Vote in our poll to let us know what you think Apple will name the iPhone next year.
iPhone 8 specs and new features
If Apple does indeed do something special for the iPhone’s 10th anniversary, which seems likely based on iPhone 7 rumours, the iPhone 8 will be one which fans will no doubt want to upgrade to on launch day. Could we see the biggest queues ever?
A combination of design and hardware changes will make the iPhone 8 the most radical new iPhone to date, if we are to go by the rumours and leaks.
iPhone 8 screen
Jony Ive has wanted to introduce an iPhone which resembles a single sheet of glass for a long time and the 2017 anniversary iPhone could be the one. It’s rumoured that at least one iPhone in 2017 will use a glass body, according to Apple supplier Catcher Technology. Glass on the front and back would make it like a hugely updated version of the iPhone 4S.
This, combined with the rumour that the iPhone 8 will sport an edge-to-edge OLED screen makes things rather interesting. And we’re not just talking the side edges, as Apple may even go as far as to do away with the top and bottom bezels. The physical home button would be gone and the TouchID fingerprint scanner would be housed within the screen.
A patent filed back in March 2015 states: “The man-machine interface device comprises an electronic display apparatus that is capable of presenting graphic text, images, icons, and other data typically shown on a screen, while further including a transparent finger touch sensor region that is seated above the display apparatus.”
The concept video shown below is from DeepMind and shows what an iPhone would look like with an edge-to-edge display. And it looks pretty cool.
Another concept image of an iPhone with an edge-to-edge display emerged in early 2016 from iPhone-Tricks.com. It’s a bit out-there and is unlikely to be quite accurate, but it also shows what iOS 10 might look like including an interesting idea that some of the icons could be bigger in a ‘widget’ style familiar to Android users.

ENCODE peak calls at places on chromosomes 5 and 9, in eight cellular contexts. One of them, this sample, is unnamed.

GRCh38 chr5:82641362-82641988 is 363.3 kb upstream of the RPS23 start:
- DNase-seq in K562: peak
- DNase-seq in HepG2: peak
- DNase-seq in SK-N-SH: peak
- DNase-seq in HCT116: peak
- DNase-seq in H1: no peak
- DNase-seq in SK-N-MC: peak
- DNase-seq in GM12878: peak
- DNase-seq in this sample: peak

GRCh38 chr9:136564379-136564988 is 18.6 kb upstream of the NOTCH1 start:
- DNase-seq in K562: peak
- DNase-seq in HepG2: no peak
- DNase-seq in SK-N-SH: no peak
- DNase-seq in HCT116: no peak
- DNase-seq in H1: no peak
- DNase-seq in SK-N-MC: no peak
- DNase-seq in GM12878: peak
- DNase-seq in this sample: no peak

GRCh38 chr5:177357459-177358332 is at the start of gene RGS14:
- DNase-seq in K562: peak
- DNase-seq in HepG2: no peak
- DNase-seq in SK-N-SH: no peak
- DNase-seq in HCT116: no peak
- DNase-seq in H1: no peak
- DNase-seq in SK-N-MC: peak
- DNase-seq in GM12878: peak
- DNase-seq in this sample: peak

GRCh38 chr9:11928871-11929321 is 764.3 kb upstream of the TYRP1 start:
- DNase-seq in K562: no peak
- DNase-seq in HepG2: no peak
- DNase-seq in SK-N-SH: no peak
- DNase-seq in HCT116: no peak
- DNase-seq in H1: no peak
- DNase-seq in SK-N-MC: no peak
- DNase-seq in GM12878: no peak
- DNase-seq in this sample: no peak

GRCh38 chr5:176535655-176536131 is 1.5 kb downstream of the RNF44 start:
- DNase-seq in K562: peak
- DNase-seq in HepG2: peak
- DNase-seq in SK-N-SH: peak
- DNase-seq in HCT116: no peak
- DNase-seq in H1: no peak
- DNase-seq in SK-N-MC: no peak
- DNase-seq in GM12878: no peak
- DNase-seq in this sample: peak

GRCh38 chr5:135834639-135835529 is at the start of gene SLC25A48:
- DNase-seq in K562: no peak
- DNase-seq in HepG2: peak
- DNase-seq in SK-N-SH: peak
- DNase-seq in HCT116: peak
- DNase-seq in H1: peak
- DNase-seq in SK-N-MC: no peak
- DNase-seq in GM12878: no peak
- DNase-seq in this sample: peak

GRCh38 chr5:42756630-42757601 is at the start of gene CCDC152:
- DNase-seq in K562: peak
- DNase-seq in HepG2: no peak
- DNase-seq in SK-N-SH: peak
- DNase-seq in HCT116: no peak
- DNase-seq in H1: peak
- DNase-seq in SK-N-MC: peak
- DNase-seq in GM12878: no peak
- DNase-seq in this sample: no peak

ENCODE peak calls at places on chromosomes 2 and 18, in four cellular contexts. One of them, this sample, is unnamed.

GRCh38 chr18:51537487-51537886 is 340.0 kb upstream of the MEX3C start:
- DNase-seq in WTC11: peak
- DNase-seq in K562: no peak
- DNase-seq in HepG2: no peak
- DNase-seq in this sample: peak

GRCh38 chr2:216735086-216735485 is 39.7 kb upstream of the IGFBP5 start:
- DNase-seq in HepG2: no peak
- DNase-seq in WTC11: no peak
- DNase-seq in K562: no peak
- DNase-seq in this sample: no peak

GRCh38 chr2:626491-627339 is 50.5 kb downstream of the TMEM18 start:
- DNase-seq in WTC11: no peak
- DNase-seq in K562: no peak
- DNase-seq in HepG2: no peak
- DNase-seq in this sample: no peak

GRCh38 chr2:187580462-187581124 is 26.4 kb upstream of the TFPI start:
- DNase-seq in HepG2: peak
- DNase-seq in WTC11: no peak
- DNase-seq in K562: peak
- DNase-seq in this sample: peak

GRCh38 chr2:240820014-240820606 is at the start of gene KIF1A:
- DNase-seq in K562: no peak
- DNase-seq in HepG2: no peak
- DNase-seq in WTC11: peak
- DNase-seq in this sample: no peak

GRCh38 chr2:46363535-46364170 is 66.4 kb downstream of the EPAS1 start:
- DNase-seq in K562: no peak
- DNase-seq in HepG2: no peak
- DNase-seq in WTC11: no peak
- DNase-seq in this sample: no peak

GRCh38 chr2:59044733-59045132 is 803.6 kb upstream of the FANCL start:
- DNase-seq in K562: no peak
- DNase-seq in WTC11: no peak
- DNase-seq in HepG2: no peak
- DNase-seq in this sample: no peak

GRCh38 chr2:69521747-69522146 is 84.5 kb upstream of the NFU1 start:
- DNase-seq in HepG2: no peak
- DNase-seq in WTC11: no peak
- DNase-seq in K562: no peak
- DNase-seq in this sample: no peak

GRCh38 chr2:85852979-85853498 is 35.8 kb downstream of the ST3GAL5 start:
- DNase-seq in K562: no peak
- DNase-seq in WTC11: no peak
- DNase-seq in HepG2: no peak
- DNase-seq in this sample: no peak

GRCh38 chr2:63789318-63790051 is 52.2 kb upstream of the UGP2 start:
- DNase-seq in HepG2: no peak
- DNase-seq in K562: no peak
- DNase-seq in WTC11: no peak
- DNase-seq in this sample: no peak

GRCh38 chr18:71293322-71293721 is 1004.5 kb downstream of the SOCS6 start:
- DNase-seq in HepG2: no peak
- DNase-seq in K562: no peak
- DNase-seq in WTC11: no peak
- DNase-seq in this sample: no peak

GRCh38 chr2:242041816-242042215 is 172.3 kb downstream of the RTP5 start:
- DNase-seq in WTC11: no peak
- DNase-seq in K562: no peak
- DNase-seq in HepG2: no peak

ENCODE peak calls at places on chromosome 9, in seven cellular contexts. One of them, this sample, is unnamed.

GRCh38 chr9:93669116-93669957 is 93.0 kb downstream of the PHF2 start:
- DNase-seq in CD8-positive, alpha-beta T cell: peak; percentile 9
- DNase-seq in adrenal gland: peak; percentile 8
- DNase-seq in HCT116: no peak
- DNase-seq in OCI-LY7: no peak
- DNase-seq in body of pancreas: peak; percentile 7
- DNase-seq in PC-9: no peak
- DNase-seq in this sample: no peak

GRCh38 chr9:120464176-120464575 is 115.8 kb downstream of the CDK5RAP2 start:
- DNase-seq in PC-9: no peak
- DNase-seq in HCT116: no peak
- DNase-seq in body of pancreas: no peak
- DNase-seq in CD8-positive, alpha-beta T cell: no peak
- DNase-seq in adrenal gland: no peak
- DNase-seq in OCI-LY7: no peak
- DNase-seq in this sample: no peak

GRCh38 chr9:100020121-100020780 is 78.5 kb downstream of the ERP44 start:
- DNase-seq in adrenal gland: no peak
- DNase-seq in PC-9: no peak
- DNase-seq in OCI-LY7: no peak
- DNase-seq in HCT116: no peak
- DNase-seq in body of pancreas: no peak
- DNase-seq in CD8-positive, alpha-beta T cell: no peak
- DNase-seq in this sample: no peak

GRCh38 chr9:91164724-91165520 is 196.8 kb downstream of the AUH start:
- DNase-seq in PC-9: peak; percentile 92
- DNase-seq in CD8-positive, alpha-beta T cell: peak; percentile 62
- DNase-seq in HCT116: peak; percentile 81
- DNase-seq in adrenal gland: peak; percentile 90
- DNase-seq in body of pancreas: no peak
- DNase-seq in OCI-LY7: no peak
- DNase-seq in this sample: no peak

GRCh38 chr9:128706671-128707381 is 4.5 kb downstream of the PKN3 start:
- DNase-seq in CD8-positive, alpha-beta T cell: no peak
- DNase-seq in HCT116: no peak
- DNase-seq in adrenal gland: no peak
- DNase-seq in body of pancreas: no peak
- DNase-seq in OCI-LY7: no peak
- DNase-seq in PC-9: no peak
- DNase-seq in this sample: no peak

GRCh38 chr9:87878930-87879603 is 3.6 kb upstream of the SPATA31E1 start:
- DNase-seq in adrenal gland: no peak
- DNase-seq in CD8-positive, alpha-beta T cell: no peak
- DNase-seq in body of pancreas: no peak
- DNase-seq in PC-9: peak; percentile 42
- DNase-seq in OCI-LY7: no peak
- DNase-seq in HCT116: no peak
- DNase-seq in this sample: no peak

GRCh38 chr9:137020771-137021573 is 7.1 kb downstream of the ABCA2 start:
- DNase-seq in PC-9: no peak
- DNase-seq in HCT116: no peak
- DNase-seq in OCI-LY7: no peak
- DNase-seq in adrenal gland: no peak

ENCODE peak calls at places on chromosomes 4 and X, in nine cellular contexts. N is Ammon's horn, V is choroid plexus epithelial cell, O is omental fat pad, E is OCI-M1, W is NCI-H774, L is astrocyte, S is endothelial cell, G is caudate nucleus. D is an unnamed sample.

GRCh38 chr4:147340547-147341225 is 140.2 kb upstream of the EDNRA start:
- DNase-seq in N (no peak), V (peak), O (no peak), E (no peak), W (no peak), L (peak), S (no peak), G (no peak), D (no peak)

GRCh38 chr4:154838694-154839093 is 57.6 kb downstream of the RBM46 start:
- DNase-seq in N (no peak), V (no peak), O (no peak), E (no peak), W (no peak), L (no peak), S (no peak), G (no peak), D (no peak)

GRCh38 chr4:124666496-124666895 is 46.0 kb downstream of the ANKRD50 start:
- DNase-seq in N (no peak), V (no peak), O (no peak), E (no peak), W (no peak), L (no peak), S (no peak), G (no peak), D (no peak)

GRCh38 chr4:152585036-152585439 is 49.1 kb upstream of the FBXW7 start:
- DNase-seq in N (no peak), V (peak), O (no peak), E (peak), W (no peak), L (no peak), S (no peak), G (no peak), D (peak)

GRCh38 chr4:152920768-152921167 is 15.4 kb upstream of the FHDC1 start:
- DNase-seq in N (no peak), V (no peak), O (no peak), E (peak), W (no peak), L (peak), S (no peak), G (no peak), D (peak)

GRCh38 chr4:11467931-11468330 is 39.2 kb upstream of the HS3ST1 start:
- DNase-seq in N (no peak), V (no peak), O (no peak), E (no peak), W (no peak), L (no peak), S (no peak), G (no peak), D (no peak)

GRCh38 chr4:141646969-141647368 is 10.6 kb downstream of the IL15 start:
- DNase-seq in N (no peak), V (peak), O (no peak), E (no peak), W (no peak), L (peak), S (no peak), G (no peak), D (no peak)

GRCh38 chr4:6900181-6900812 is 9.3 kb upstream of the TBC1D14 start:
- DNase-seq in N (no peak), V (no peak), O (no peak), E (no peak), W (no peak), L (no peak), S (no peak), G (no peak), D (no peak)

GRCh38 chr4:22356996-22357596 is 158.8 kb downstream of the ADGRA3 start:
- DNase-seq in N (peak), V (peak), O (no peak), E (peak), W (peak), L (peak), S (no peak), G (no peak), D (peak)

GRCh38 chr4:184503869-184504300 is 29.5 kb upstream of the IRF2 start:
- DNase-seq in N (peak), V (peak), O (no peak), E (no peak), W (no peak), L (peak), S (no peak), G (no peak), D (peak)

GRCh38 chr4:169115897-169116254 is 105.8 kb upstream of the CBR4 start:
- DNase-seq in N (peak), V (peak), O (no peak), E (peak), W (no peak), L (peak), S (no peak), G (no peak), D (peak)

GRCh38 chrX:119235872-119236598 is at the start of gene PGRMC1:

Using a flexible OLED display technology will allow the iPhone 8 to be thinner and give a similar effect to the Samsung Galaxy S7 edge. It should also consume less power while offering better contrast and colour reproduction. Apple already uses an OLED display for the Apple Watch.
Reports say Samsung Display is currently working on a new flexible OLED for the iPhone and is set to invest billions in a new factory to keep up with demand and meet Apple’s order of up to 45,000 panels per month.
This concept image via ConceptsiPhone shows what an edge-to-edge OLED display iPhone might look like:
iPhone 8 concept
As pointed out by Patently Apple, the firm has filed and been granted patents which may well be used on the 2017 iPhone. They suggest a curved-glass design and also that the sides of the phone could be used for virtual active buttons. For example, this could be used for certain controls when the camera app is in use. If true, the phone would rival Samsung’s edge screen features.
iPhone 8 2017 patent curved glass body
iPhone 8 2017 patent active virtual buttons
There were also some rumours we heard about the iPhone 7’s screen that never made it to fruition. It’s possible that they could see daylight with the iPhone 8.
Economic Daily News speculated that the iPhone 7 could feature a 3D display, and one that doesn’t require the use of those annoying 3D glasses. The website claimed at the time that Apple supply chain partner TPK is working on a project that could produce a glasses-free 3D display, though we’re not holding out much hope for this as its been done before (remember the LG Optimus 3D?) and has never done well.